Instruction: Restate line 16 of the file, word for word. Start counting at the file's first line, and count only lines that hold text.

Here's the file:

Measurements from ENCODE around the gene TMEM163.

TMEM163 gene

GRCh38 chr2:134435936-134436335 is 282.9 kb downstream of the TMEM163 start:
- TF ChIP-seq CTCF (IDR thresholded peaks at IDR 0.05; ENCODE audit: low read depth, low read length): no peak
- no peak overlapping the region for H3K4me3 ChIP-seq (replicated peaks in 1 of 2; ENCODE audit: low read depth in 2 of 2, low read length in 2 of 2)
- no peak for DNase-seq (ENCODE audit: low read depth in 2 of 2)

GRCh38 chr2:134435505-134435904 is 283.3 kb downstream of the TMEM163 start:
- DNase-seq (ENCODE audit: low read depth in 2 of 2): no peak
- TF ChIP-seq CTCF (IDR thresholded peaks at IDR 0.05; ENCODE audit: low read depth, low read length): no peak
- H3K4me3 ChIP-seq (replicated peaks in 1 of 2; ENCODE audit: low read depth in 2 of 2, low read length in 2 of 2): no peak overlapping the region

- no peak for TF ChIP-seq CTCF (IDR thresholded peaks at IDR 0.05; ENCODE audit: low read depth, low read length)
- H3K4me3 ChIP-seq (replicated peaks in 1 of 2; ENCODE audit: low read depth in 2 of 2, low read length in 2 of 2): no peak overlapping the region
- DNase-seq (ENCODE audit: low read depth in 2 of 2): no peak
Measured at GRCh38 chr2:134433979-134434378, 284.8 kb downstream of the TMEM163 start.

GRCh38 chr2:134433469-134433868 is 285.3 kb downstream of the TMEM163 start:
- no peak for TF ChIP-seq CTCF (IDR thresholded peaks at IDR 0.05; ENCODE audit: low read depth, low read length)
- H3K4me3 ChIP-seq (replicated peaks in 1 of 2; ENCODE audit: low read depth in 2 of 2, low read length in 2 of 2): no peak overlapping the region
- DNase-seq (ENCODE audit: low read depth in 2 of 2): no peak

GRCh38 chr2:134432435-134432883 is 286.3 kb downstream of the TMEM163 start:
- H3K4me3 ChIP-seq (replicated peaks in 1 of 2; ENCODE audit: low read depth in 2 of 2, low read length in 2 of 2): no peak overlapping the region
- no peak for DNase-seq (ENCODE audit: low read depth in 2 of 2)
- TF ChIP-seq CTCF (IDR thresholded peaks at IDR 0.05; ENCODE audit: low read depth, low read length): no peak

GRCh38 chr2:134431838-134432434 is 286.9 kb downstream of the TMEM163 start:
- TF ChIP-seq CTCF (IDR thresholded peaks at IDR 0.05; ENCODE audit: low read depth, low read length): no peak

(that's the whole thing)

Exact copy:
- no peak for TF ChIP-seq CTCF (IDR thresholded peaks at IDR 0.05; ENCODE audit: low read depth, low read length)